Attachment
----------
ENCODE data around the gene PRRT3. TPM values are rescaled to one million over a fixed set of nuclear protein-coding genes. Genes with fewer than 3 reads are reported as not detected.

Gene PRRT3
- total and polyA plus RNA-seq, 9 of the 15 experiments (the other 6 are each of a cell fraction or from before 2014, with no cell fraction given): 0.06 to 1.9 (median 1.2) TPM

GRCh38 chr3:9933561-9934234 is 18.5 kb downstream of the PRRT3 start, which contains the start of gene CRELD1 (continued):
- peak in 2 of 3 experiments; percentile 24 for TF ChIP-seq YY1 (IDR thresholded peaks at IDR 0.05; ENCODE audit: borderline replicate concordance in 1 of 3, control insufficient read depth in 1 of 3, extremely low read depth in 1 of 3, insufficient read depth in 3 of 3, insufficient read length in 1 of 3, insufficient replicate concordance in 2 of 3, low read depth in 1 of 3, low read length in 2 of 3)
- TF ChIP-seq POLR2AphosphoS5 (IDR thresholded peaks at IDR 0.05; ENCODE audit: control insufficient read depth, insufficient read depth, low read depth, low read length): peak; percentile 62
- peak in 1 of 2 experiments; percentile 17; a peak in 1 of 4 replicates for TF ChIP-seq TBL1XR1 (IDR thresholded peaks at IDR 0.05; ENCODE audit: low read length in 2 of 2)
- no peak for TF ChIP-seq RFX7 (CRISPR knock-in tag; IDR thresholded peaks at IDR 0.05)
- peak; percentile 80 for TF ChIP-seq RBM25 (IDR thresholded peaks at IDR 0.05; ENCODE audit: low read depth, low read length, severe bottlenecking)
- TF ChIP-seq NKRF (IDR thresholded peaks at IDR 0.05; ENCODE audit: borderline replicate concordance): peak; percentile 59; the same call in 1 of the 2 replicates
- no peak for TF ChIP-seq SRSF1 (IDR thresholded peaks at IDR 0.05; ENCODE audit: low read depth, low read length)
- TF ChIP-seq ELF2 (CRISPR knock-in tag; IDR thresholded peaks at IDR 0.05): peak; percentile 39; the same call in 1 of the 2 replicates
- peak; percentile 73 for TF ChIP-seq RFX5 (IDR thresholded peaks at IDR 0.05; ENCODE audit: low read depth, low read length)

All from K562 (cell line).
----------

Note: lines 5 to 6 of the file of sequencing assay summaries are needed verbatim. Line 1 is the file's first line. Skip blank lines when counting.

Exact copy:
- peak in 2 of 3 experiments; percentile 24 for TF ChIP-seq YY1 (IDR thresholded peaks at IDR 0.05; ENCODE audit: borderline replicate concordance in 1 of 3, control insufficient read depth in 1 of 3, extremely low read depth in 1 of 3, insufficient read depth in 3 of 3, insufficient read length in 1 of 3, insufficient replicate concordance in 2 of 3, low read depth in 1 of 3, low read length in 2 of 3)
- TF ChIP-seq POLR2AphosphoS5 (IDR thresholded peaks at IDR 0.05; ENCODE audit: control insufficient read depth, insufficient read depth, low read depth, low read length): peak; percentile 62